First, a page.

Hi! I am trying to implement a comparator to sort Integers in a priorityqueue. I've looked at many examples, but i cant think of why the following code doesnt sort integers in increasing/decreasing order.
the output is:
Is there something missing? Any help would be appreciated!
Welcome to the ranch Grace. Do you know what is a PriorityQueue? Do you know how it works? Read this first. I don't think you need a comparator at all to sort primitive types when you add them to a PriorityQueue. The implementation of the class is such that it should do it by itself for you. Read the description of the class carefully. The answer to why it is printing the stored integers randomly is given there.
posted 7 years ago
Yup, I roughly know what a priority queue is. I suppose its just a normal queue with items sorted according to a specific priority. However, the implementation boggles me.
Basically my problem is like this: I have an Word object, that consists of an (int number) and a (double weight), i didnt put it in the code cos it might mix things up..
This Word object was what I wanted to sort with the priority queue, not the Integer object. The (int number) of the Word object is what i would like to use to sort these objects within the queue, and i thought i would need an comparator for this, since it isn't a primitive and Java might have trouble sorting it via its "natural order" (correct me if wrong). But i couldn't even get the basic case as illustrated in the code above correct. Hence I'd like to know why it may be not working.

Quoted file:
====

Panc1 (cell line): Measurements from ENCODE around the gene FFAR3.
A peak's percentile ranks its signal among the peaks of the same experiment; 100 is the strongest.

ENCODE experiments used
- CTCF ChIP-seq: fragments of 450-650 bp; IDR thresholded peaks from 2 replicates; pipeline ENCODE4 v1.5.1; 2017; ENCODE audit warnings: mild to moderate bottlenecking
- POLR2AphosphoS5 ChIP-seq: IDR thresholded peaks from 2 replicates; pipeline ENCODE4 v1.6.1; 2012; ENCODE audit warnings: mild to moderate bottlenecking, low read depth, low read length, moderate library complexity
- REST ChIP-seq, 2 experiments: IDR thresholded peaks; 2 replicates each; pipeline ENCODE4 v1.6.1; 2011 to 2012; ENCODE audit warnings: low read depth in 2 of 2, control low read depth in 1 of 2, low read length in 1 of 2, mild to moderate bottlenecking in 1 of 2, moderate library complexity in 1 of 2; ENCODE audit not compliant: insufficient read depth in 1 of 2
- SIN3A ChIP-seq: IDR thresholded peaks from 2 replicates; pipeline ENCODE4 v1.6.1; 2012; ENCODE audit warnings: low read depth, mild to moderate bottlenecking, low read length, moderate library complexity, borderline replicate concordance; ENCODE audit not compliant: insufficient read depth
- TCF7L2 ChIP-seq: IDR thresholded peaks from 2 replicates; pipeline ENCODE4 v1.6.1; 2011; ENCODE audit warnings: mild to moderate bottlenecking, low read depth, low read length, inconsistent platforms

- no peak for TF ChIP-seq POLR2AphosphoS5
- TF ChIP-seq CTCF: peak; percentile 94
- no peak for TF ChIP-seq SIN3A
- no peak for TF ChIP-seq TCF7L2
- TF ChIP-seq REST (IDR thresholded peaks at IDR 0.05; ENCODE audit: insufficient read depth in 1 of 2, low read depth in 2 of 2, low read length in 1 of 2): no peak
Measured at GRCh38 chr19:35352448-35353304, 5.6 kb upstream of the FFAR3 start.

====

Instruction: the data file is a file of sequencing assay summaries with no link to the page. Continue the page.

Grace wrote: ....But i couldn't even get the basic case as illustrated in the code above correct. Hence I'd like to know why it may be not working.
So let us go step by step and not get ahead of ourselves. Why do you think it is printing the numbers in random order when the very definition of a PriorityQueue says that it sorts the elements according to their natural ordering or according to a comparator depending on the constructor being used. Did you read the whole description of the class in the link I provided? No. Hecn you missed this line:
The Iterator provided in method iterator() is not guaranteed to traverse the elements of the priority queue in any particular order. If you need ordered traversal, consider using Arrays.sort(pq.toArray()).
Internally, the queue has actually stored the elements in their natural order. It just won't print them in that order unless you call the Arrays.sort(array ) method explicitly. This is baffling to me too. But it is how the class is designed.
posted 7 years ago
Hmm... yeah i guess when I was reading it the dots didnt connect (Iterator=array?), and partly because i didnt think Arrays.sort would work on an object..
But anyway, thanks for the explanation! I realized after using poll(), that the queue is sorted afterall, just not when I converted it to an array... took me long enough >:\
No. An iterator is not the same as an array. An iterator is simply a pointer that is used to traverse any collection of objects. The point is that when you traverse through the elements of a PriorityQueue, you may not see any sort order, although the queue sorts it internally. It's like you give me 10 cards with random numbers from 1 to 100. Now I know which is the largest and which is the smallest. I know the order. When you ask me for the largest, I shall give that card to you. But when you ask me to show you all the cards at once, I will simply show them to you in any random order. I have sorted them in my mind. That's how a PriorityQueue works.
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